In general, says Mr Peralta, the new rules are unnecessarily disadvantaging the international education sector, which has spent millions implementing risk-management procedures during the pandemic. He points out that,

“Languages Canada’s Study Safe Corridor–Travel Safe programme has not had a single COVID case among its students since it launched in October 2020, and it is designed to safely handle infections should any occur.”

In a statement, Mr Peralta adds,

“The latest requirements imposed by government is taking away the ability to work for the 19,000 Canadians employed in our sector by unnecessarily choking the flow of international students. The confusion, the lack of functionality, and the cost of new requirements associated with studying in Canada will result in students postponing studies or choosing a competing destination. It is the equivalent of telling a grocery store owner in one part of the city that, on top of implementing expensive new health and sanitation measures for COVID-19, they can only open from 10:00 a.m. to 10:15 a.m."

How incoming students can prepare

As cumbersome as the new processes appear to be at this point, they are in place and adult students, like all travellers, have to deal with them as long as they are mandated or until new processes are introduced.

The following graphic from the Government of Canada provides a visual summary of the process for international travellers both before and after arrival in Canada.

Outbound holiday flights suspended

In a further effort to reduce the spread of COVID in the country, the government has negotiated a suspension of flights leaving Canada to some sunny destinations long favoured by Canadian vacationers. Major carriers Air Canada, WestJet, Sunwing, and Air Transat have suspended service to destinations in the Caribbean and Mexico. The airlines are working with the government to bring Canadians currently abroad in those destinations back to the country.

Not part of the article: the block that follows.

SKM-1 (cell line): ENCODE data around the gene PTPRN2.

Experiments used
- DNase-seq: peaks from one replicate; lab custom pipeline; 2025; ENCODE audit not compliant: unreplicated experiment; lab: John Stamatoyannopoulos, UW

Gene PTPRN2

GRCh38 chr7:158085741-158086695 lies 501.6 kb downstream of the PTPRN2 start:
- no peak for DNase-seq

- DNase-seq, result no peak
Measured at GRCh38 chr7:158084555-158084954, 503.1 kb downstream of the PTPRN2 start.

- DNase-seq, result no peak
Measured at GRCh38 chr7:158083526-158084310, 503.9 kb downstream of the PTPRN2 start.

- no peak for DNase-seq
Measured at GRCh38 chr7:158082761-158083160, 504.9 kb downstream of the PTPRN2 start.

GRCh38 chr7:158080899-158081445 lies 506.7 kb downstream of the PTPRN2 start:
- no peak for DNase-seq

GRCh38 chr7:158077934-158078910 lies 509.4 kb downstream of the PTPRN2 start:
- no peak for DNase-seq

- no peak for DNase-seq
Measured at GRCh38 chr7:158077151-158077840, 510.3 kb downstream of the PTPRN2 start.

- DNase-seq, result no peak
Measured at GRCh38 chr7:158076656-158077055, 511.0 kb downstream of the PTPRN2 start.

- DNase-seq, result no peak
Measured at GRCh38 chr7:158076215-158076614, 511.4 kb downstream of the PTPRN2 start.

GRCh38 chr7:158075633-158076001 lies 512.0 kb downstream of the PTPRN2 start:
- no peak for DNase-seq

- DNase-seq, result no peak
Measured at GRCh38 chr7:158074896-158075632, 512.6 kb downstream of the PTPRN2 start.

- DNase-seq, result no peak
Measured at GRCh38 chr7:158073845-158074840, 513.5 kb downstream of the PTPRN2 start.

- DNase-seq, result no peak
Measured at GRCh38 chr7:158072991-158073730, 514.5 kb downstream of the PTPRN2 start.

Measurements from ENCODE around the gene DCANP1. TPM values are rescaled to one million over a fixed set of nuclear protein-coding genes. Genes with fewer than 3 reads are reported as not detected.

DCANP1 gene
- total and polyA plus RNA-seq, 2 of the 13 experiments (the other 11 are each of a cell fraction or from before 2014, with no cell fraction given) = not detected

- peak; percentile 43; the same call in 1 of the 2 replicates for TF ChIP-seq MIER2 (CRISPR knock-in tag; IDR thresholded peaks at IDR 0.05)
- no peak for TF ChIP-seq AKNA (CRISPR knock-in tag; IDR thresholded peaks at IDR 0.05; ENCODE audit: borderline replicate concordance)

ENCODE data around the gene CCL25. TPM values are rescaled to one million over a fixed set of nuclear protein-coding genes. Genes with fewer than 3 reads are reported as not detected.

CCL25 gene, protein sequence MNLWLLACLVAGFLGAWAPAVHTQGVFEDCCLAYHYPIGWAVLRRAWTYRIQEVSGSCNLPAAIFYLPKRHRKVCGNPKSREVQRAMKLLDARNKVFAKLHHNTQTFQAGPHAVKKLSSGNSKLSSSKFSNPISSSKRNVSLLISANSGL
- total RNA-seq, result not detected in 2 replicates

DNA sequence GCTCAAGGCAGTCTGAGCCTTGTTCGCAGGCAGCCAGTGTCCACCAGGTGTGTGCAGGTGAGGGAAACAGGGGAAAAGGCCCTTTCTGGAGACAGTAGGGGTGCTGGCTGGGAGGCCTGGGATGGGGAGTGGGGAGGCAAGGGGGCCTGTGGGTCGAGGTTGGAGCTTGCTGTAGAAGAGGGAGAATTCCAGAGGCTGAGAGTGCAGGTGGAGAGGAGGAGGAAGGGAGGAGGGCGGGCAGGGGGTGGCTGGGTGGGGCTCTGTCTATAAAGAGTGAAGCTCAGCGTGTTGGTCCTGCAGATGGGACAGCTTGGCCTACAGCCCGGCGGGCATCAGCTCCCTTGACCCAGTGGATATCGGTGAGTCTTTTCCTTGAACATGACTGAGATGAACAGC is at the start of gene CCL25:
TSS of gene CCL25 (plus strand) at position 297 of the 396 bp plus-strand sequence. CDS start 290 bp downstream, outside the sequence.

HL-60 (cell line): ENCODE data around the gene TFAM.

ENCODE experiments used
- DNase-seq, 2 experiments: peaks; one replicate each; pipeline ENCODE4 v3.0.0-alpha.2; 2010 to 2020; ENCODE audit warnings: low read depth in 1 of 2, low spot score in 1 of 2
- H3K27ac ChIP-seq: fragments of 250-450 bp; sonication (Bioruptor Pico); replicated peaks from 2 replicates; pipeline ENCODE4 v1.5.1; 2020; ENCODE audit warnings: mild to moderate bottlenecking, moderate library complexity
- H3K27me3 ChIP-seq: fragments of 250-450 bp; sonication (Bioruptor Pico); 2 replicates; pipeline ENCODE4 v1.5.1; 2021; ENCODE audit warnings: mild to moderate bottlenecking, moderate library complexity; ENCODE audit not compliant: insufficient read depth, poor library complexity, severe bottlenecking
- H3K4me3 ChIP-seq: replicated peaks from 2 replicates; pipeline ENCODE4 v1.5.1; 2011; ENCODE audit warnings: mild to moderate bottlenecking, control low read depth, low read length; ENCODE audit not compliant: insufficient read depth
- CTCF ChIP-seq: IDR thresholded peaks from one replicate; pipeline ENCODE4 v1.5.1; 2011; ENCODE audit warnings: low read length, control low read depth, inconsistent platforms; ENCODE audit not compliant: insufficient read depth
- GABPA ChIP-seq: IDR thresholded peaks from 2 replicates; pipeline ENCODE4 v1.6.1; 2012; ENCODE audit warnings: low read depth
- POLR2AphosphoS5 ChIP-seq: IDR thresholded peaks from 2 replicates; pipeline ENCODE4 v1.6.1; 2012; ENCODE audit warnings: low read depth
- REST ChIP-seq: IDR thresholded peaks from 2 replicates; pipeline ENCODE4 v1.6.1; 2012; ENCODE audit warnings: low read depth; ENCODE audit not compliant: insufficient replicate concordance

Prime Minister Trudeau said,

"With the challenges we currently face with COVID-19, both here at home and abroad, we all agree that now is just not the time to be flying. By putting in place these tough measures now, we can look forward to a better time, when we can plan those vacations.”

Border remains open to international students

Even as its government clamps down on international travel, the Canadian border remains open to international students, so long as the student holds a valid study permit and the host institution or school has had its COVID-19 readiness plan approved by its respective provincial or territorial government.

For additional background, please see:

Most Recent

  • South Korea on track to attract thousands more international students within the decade Read More
  • International enrolment declines pressuring UK universities this year, with one in three facing significant financial challenges Read More
  • New Zealand expands work rights for accompanying dependants of foreign students Read More

Most Popular

  • Comparing student visa proof of funds requirements across 20 study destinations Read More
  • Canada: More provincial cap numbers announced; IRCC moves up end date for post-graduate work for partnership programmes Read More
  • Lessons from Denmark: The downside of limiting international student flows Read More

Because you found this article interesting

South Korea on track to attract thousands more international students within the decade At the same time as leading Western destinations – e.g., Australia, Canada, the Netherlands, the United Kingdom –...
Read more
International enrolment declines pressuring UK universities this year, with one in three facing significant financial challenges It is becoming increasingly clear that a decline in international enrolments is putting the finances of UK universities...
Read more
New Zealand expands work rights for accompanying dependants of foreign students Immigration New Zealand has expanded the eligibility for work visas for partners of some foreign students in the...
Read more
Market snapshot: International student recruitment in China today The volume of Chinese students choosing to study abroad is rising and may even return to pre-pandemic levels...
Read more
Canada’s language training sector reached 82% of pre-pandemic benchmark in 2023 Canada’s language training sector continued its recovery from the pandemic in 2023. A new annual report from Languages...
Read more
US ELT providers flag visa denials as key area of concern The just-released 2024 Annual Report on English Language Programs in the USA expands on survey findings released earlier...
Read more
Canada’s immigration ministry proposes new compliance regime for institutions and schools Immigration, Refugees and Citizenship Canada (IRCC) has proposed a series of regulatory changes to the country’s international student...
Read more
What is the right balance of international enrolment in post-secondary education? In January 2024, Canada announced a two-year cap on international enrolments. That cap was mandated by the federal...
Read more
What are you looking for?
Quick Links